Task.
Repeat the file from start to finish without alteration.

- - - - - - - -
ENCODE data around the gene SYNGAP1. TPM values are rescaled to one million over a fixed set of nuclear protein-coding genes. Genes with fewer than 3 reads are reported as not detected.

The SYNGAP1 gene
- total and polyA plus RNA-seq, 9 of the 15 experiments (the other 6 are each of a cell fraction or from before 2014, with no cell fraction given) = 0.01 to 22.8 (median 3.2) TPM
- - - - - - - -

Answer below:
ENCODE data around the gene SYNGAP1. TPM values are rescaled to one million over a fixed set of nuclear protein-coding genes. Genes with fewer than 3 reads are reported as not detected.

The SYNGAP1 gene
- total and polyA plus RNA-seq, 9 of the 15 experiments (the other 6 are each of a cell fraction or from before 2014, with no cell fraction given) = 0.01 to 22.8 (median 3.2) TPM